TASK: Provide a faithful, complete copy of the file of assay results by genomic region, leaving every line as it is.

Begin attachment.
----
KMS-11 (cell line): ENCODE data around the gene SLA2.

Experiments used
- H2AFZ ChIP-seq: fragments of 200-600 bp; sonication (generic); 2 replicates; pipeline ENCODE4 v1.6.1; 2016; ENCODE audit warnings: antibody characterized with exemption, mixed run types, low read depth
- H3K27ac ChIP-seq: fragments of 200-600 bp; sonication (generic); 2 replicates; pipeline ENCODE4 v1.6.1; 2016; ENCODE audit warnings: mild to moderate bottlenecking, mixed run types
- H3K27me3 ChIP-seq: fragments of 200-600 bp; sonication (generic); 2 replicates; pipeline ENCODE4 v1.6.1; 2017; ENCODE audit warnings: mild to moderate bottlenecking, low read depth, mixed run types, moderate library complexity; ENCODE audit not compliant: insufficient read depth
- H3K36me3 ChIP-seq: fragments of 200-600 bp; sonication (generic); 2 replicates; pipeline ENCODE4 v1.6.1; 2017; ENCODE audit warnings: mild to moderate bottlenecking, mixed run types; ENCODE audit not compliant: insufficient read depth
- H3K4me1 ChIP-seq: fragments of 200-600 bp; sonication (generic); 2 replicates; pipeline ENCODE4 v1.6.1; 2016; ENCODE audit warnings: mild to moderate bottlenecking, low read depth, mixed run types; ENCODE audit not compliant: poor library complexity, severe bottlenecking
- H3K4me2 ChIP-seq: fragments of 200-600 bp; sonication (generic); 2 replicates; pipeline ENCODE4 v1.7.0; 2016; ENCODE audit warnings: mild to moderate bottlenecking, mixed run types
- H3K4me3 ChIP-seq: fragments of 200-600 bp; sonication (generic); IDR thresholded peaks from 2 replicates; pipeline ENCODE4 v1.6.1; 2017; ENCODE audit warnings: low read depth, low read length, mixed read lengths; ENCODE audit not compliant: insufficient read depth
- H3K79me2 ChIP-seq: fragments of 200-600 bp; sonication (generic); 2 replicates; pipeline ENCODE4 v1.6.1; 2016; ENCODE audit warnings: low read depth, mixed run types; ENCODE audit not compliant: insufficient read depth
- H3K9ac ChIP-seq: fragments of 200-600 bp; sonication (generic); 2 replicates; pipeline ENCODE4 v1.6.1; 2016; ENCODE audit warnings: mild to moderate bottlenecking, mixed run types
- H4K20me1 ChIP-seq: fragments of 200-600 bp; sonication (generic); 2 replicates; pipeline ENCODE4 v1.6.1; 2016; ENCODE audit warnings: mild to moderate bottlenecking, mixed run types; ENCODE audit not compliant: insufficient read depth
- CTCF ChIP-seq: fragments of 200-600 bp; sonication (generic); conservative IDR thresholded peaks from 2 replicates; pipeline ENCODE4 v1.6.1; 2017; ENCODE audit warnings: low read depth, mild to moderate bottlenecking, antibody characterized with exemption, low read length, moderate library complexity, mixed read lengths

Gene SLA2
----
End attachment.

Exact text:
KMS-11 (cell line): ENCODE data around the gene SLA2.

Experiments used
- H2AFZ ChIP-seq: fragments of 200-600 bp; sonication (generic); 2 replicates; pipeline ENCODE4 v1.6.1; 2016; ENCODE audit warnings: antibody characterized with exemption, mixed run types, low read depth
- H3K27ac ChIP-seq: fragments of 200-600 bp; sonication (generic); 2 replicates; pipeline ENCODE4 v1.6.1; 2016; ENCODE audit warnings: mild to moderate bottlenecking, mixed run types
- H3K27me3 ChIP-seq: fragments of 200-600 bp; sonication (generic); 2 replicates; pipeline ENCODE4 v1.6.1; 2017; ENCODE audit warnings: mild to moderate bottlenecking, low read depth, mixed run types, moderate library complexity; ENCODE audit not compliant: insufficient read depth
- H3K36me3 ChIP-seq: fragments of 200-600 bp; sonication (generic); 2 replicates; pipeline ENCODE4 v1.6.1; 2017; ENCODE audit warnings: mild to moderate bottlenecking, mixed run types; ENCODE audit not compliant: insufficient read depth
- H3K4me1 ChIP-seq: fragments of 200-600 bp; sonication (generic); 2 replicates; pipeline ENCODE4 v1.6.1; 2016; ENCODE audit warnings: mild to moderate bottlenecking, low read depth, mixed run types; ENCODE audit not compliant: poor library complexity, severe bottlenecking
- H3K4me2 ChIP-seq: fragments of 200-600 bp; sonication (generic); 2 replicates; pipeline ENCODE4 v1.7.0; 2016; ENCODE audit warnings: mild to moderate bottlenecking, mixed run types
- H3K4me3 ChIP-seq: fragments of 200-600 bp; sonication (generic); IDR thresholded peaks from 2 replicates; pipeline ENCODE4 v1.6.1; 2017; ENCODE audit warnings: low read depth, low read length, mixed read lengths; ENCODE audit not compliant: insufficient read depth
- H3K79me2 ChIP-seq: fragments of 200-600 bp; sonication (generic); 2 replicates; pipeline ENCODE4 v1.6.1; 2016; ENCODE audit warnings: low read depth, mixed run types; ENCODE audit not compliant: insufficient read depth
- H3K9ac ChIP-seq: fragments of 200-600 bp; sonication (generic); 2 replicates; pipeline ENCODE4 v1.6.1; 2016; ENCODE audit warnings: mild to moderate bottlenecking, mixed run types
- H4K20me1 ChIP-seq: fragments of 200-600 bp; sonication (generic); 2 replicates; pipeline ENCODE4 v1.6.1; 2016; ENCODE audit warnings: mild to moderate bottlenecking, mixed run types; ENCODE audit not compliant: insufficient read depth
- CTCF ChIP-seq: fragments of 200-600 bp; sonication (generic); conservative IDR thresholded peaks from 2 replicates; pipeline ENCODE4 v1.6.1; 2017; ENCODE audit warnings: low read depth, mild to moderate bottlenecking, antibody characterized with exemption, low read length, moderate library complexity, mixed read lengths

Gene SLA2